CABLES: Well, you can either do the Nordost thing, with wonderfully explanatory presentations that let you hear the sound of the cables, or you can have a static display like Kimber Kable, or you can have a mixed static display and demo system like Gutwire. DON’T put your cables into a bad sounding system with great components - especially not with signs all over the place indicating that the cables responsible for this sound are yours.

SPEAKERS: You want as good a sounding system as you can get with components that are as generic as possible [but even with famous or hyped components - they speakers will still get most of the credit for the sound].

Tidal, D’Agostino, Sonus Faber, Magico

Monday, January 24th, 2011 by Mike

Tidal




D’Agostino

A smooth, tuneful sound but lacking some midi- and micro-dynamics [the absence of which seems very popular in many of today’s very $$$ solid-state amps ]. The opposite of Krell. Very striking looking amps, as solid-state amps go - and thankfully not so much the uber-masculine look that, again, is very popular in many of today’s very $$$ solid-state amps]


Sonus Faber

A dense, dark, congested, confused sound. The appearance of these speakers also seemed to me to not be what somebody would expect from the high-end of Sonus Faber, which are typically gorgeous works of art.







Magico

Impressive midi-dynamics, good separation, various kinds of even handedness up and down the freq spectrum but somewhat soulless i.e. everything was as expected - see previous show reports. Surprisingly the deepest bass was somewhat uncontrolled, and seemed to interact with the floor of the room [unlike RMAF 2010 where the Q5 was very (electronically) controlled]. Impressive soundstage in sweet spot, but not so great soundstaging/imaging in other seats [i.e. I would expect some people to have vastly different opinions about this room based on whether they sat in the sweet spot or not]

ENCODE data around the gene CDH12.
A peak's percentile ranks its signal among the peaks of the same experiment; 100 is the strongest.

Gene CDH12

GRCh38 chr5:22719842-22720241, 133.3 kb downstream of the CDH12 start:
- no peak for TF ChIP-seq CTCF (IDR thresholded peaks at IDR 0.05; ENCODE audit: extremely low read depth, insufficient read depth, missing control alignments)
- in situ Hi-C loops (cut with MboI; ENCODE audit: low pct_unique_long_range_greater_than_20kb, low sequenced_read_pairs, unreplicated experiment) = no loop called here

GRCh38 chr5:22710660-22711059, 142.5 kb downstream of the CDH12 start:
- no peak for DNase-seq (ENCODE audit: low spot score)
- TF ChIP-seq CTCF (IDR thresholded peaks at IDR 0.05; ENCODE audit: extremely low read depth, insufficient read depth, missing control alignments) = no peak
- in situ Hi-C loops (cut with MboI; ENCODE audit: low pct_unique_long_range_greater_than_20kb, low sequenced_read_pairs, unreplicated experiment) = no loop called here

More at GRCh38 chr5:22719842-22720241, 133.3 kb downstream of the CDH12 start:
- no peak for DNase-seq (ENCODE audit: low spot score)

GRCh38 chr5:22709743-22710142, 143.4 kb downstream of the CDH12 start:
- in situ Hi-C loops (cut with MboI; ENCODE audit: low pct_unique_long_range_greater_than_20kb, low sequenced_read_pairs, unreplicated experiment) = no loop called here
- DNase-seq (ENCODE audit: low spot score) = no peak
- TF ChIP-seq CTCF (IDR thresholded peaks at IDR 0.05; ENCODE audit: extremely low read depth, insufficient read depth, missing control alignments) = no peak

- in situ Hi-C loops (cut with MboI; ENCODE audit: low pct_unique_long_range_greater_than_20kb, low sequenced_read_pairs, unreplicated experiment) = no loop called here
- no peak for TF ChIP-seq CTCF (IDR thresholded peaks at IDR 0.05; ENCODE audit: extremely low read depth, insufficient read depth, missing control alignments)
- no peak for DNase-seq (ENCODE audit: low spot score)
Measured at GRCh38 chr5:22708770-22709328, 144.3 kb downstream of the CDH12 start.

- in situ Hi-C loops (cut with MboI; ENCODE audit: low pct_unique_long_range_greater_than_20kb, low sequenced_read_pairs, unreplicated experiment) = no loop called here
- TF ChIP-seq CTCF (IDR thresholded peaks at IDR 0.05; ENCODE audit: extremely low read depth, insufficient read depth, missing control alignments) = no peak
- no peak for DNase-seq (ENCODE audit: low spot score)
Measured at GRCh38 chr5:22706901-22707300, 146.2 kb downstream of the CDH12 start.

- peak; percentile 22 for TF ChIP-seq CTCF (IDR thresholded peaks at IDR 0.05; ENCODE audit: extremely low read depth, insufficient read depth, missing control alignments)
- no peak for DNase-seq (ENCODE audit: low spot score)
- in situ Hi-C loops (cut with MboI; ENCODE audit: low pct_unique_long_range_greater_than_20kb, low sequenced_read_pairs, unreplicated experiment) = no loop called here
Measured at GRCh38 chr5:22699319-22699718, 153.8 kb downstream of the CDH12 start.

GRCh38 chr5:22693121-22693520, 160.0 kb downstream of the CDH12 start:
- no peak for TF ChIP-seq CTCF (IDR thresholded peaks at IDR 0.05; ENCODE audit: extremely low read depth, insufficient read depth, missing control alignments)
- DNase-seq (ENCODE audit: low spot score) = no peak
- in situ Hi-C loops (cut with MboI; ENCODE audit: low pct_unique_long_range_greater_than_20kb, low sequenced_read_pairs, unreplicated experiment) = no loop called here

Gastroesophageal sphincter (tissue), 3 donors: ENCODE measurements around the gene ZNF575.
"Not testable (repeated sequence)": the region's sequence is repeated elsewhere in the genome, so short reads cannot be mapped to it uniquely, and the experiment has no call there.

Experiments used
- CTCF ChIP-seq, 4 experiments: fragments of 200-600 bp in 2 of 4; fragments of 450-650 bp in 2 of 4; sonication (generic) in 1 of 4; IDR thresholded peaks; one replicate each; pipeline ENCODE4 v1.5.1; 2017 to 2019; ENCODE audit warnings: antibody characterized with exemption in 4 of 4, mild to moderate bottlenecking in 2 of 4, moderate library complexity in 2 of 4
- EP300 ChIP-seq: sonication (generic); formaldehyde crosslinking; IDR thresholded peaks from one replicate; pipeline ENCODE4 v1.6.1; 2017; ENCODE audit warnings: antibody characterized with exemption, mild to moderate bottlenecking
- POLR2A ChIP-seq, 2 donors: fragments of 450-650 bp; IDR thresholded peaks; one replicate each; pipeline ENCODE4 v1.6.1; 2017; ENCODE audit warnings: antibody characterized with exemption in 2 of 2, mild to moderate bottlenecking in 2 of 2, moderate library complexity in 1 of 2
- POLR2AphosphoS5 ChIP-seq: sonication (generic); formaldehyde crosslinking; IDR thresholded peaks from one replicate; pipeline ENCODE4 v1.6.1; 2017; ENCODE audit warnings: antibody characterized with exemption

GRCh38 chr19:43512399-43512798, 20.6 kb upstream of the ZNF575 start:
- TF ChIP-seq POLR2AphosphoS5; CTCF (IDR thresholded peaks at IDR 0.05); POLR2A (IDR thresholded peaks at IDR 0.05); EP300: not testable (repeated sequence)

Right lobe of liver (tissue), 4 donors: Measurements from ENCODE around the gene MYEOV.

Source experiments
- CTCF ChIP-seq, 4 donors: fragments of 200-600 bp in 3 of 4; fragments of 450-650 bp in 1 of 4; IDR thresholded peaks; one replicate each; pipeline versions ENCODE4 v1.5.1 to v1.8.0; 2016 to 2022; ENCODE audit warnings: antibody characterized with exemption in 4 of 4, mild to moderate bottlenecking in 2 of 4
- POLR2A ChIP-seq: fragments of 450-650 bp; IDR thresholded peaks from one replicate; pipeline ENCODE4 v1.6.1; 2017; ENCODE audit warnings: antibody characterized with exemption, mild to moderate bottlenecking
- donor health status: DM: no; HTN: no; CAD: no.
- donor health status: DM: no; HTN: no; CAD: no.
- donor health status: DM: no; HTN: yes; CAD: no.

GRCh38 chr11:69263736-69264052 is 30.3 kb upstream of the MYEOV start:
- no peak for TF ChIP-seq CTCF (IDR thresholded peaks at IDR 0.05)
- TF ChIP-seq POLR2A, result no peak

CES 2011 - Lamm / Verity

Monday, January 24th, 2011 by Mike

The new Lamm ML2.2 amplifiers driving the Verity Lohengrin II speakers had a polite, almost sweet sound and was quite Enjoyable . Neli was there a lot longer than I was, so if you want to know more details about the sound, you might want to call her.

As for the Lohengrin II, in about 6 weeks we should know a lot more about how the Lamm ML3 (not the ML2.2) sound on these speakers in a much more controlled environment.

As for the new Lamm ML2.2, the replacement for the ML2.1, in this configuration two pairs were used in a bi-amp configuration to drive the speakers [see below]. There was a sense of ease to the sound - which no doubt was aided and abetted by the use of two pairs of amps instead of one.

The sound, as far as I could tell on the somewhat unfamiliar speakers and familiar but not completely understood cables and racks/amps stands - compared to the ML2.1 - is more smooth in the midrange/upper midrange and airy on top. The ML2.1 have a slight tendency to highlight some subtle details, and to be slightly diminished [as opposed to rolled off] in the very tip-top highs, and these amps appeared to have none of that. What I heard seemed to indicate - and it is something I would like to see, so perhaps I am somewhat blinded by desire - that these amps might be a blend of the best from the previous two generations: the Lamm ML2 and ML2.1 amps - along with some nice improvements [like more air on top].


Neli and other room visitors listening intently.



The new Lamm ML2.2 monoblock 6C33C-based SET 18 watt amplifier


The Lamm ML2.2 in a bi-amp configuration. Interesting, huh?


The amps from behind.


A 15 inch woofer on the back of the Verity Lohengrin, and a somewhat problematic bi-wire setup [you can use long jumpers from one binding post to the other or 2 separate single wire runs, one to each binding post, or two amps - like here - or …]


Neodio digital, Lamm L2 2-box linestage, a Lamm LP2 phono stage, and…?



A Redpoint turntable


The inside of the new Lamm ML2.2 amplifier


For comparison, the inside of our own previous generation Lamm ML2.1 amplifier

CES 2011 - Lamm ML3 + LL1 / Wilson Alexandria X-2

Sunday, January 23rd, 2011 by Mike

A few additional comments about the Lamm / Wilson room.